Right now, the NYCLU is hosting a press conference at 1 Police Plaza to announce the launch of its innovative app, available for download from all Android markets today. The app is aimed at helping eradicate stop-and-frisks by culling and sharing as much information as possible. There’s an iPhone version set to be released come autumn, but the Android-only move isn’t completely random. Jennifer Carnig, Communications Director of the NYCLU, pointed out that “the impacted communities don’t use iPhones so much.” ANIMAL got a sneak peek of the app, and spoiler alert: it is really cool, we live in the future, et cetera.
The app is designed to allow people record stop-and-frisks throughout New York City, but it’s does more than merely open up your Android’s camera function. After you have the app up, you hit “record”—or, if you’re in a situation where you’re uncomfortable having a camera visible, the “listen” option turns your phone into an audio recorder you can keep in your pocket and out of sight. An especially clever feature is the option to lock your phone when you stop recording. This way, should a cop who is displeased at being filmed want to take the phone from you, he or she will not be able to delete the recording of the stop-and-frisk. (Also: to stop recording, you shake your camera. It may seem like a minor feature, but a speedy one-handed way to both stop recording and lock your phone could really come in handy during a tense altercation with a police officer.)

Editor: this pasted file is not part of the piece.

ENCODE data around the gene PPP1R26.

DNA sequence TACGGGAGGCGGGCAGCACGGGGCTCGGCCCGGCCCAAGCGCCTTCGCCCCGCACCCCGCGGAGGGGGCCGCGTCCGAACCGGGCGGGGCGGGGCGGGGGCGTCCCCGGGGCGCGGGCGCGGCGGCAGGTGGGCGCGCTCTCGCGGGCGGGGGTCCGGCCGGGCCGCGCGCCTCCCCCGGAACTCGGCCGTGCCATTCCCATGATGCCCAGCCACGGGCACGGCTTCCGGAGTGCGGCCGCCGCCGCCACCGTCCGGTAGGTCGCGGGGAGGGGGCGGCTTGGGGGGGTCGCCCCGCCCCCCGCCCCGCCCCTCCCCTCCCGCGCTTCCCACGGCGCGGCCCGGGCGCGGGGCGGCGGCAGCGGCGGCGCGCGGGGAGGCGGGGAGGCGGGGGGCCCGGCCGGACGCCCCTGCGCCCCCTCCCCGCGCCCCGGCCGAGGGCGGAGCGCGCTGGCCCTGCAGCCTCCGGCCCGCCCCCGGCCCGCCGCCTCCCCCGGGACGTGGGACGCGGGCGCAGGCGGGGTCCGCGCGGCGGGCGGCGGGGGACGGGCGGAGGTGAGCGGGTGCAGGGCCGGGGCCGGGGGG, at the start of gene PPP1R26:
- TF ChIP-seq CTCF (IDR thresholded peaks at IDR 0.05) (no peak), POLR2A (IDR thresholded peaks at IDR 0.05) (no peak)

Here’s where the app is really ingenious. After you’ve recorded whatever stop-and-frisk of whatever young black man (just trying to be honest, here), you’re directed to a four-page survey, the “Incident Report,” to compile as many details about the interaction as possible. What borough are you in? What intersection? Who was stopped? What age, gender, race? Did the officers involved identify themselves? Use force? Yell, curse, or insult the person stopped or you? Make “inappropriate sexual comments or contact”? Draw a weapon? What are their names? Their badge numbers? A lot of this information is required, but there’s also a final page wherein you can describe the event to the best of your abilities, as exhaustively as you choose. Then, you send the whole experience, audio/video recording and survey, to the NYCLU, who are pretty well equipped to analyze this data.
But wait! There’s more! While we were exploring the app, a push notification appeared at the top of my phone, alerting me to the fact that someone had reported a stop-and-frisk “in the area.” The app is not geo-tagged unless you want it to be, so I’m guessing “the area” is New York—this feature is probably disable-able given the hundreds of thousands of incidents that happen yearly.
The feature I found the most interesting and exciting is the “Your Rights” icon at the bottom of the app’s home page. I think the brief rundown of what you, as a victim or witness of a stop-and-frisk, are legally allowed to do or say, could be really empowering for anyone anxious about whipping out a cell phone in front of a cop while that cop is being particularly scary. Yes: you have the right to film the police (provided you don’t interfere). Yes: you should collect names and information, and it is helpful to do so. This turns an incident of victimization into an opportunity—not only to help the NYCLU combat unethical stop-and-frisks, but to learn what you’re capable of as a citizen. (Photo: yojimbot/flickr)